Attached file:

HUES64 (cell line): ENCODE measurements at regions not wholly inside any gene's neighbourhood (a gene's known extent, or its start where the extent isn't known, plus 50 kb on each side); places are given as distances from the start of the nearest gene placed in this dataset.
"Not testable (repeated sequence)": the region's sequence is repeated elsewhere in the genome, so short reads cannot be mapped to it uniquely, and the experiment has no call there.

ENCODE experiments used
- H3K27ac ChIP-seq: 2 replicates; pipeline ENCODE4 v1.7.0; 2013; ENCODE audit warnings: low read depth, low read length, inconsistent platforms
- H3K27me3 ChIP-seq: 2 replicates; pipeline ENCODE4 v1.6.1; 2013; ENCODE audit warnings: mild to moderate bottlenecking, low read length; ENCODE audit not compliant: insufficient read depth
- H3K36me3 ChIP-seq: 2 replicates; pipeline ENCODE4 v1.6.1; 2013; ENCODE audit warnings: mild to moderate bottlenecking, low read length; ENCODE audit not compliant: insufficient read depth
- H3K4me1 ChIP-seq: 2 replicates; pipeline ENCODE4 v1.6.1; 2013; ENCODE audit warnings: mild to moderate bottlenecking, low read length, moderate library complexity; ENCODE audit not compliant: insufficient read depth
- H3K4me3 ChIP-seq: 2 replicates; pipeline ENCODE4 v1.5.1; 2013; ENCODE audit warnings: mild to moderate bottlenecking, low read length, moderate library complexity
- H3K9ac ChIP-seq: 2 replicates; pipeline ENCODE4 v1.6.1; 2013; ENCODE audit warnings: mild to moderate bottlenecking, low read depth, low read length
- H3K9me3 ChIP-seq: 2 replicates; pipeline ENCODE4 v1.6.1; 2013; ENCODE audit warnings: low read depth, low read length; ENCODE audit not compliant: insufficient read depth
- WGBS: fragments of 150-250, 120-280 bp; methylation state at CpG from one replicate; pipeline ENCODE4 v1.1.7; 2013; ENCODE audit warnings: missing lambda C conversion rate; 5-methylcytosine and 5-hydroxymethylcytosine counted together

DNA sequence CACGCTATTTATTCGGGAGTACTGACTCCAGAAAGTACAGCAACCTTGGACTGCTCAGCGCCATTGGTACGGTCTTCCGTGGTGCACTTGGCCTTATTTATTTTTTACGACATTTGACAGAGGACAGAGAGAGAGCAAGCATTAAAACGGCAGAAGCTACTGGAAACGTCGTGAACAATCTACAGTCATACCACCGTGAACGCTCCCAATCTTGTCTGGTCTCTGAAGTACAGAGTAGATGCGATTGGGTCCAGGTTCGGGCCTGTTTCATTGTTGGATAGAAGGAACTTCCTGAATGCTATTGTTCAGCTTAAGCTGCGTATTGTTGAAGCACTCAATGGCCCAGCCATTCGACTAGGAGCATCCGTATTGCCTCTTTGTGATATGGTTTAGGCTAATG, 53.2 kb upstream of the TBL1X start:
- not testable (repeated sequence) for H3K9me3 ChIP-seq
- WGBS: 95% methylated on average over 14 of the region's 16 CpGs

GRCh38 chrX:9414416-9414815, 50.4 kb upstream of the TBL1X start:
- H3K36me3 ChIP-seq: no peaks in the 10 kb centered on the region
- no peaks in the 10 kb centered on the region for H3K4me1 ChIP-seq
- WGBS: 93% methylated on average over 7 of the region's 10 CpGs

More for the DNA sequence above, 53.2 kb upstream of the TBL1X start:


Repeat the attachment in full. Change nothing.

HUES64 (cell line): ENCODE measurements at regions not wholly inside any gene's neighbourhood (a gene's known extent, or its start where the extent isn't known, plus 50 kb on each side); places are given as distances from the start of the nearest gene placed in this dataset.
"Not testable (repeated sequence)": the region's sequence is repeated elsewhere in the genome, so short reads cannot be mapped to it uniquely, and the experiment has no call there.

ENCODE experiments used
- H3K27ac ChIP-seq: 2 replicates; pipeline ENCODE4 v1.7.0; 2013; ENCODE audit warnings: low read depth, low read length, inconsistent platforms
- H3K27me3 ChIP-seq: 2 replicates; pipeline ENCODE4 v1.6.1; 2013; ENCODE audit warnings: mild to moderate bottlenecking, low read length; ENCODE audit not compliant: insufficient read depth
- H3K36me3 ChIP-seq: 2 replicates; pipeline ENCODE4 v1.6.1; 2013; ENCODE audit warnings: mild to moderate bottlenecking, low read length; ENCODE audit not compliant: insufficient read depth
- H3K4me1 ChIP-seq: 2 replicates; pipeline ENCODE4 v1.6.1; 2013; ENCODE audit warnings: mild to moderate bottlenecking, low read length, moderate library complexity; ENCODE audit not compliant: insufficient read depth
- H3K4me3 ChIP-seq: 2 replicates; pipeline ENCODE4 v1.5.1; 2013; ENCODE audit warnings: mild to moderate bottlenecking, low read length, moderate library complexity
- H3K9ac ChIP-seq: 2 replicates; pipeline ENCODE4 v1.6.1; 2013; ENCODE audit warnings: mild to moderate bottlenecking, low read depth, low read length
- H3K9me3 ChIP-seq: 2 replicates; pipeline ENCODE4 v1.6.1; 2013; ENCODE audit warnings: low read depth, low read length; ENCODE audit not compliant: insufficient read depth
- WGBS: fragments of 150-250, 120-280 bp; methylation state at CpG from one replicate; pipeline ENCODE4 v1.1.7; 2013; ENCODE audit warnings: missing lambda C conversion rate; 5-methylcytosine and 5-hydroxymethylcytosine counted together

DNA sequence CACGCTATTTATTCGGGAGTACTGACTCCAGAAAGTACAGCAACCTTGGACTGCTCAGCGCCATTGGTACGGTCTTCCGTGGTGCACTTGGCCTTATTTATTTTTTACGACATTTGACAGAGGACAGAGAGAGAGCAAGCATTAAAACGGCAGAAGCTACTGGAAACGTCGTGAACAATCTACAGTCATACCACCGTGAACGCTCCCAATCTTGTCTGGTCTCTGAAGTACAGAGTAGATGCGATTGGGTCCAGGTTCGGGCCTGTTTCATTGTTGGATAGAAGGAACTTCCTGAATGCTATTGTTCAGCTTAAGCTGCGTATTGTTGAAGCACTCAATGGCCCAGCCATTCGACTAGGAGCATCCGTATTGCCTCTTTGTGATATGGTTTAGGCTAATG, 53.2 kb upstream of the TBL1X start:
- not testable (repeated sequence) for H3K9me3 ChIP-seq
- WGBS: 95% methylated on average over 14 of the region's 16 CpGs

GRCh38 chrX:9414416-9414815, 50.4 kb upstream of the TBL1X start:
- H3K36me3 ChIP-seq: no peaks in the 10 kb centered on the region
- no peaks in the 10 kb centered on the region for H3K4me1 ChIP-seq
- WGBS: 93% methylated on average over 7 of the region's 10 CpGs

More for the DNA sequence above, 53.2 kb upstream of the TBL1X start: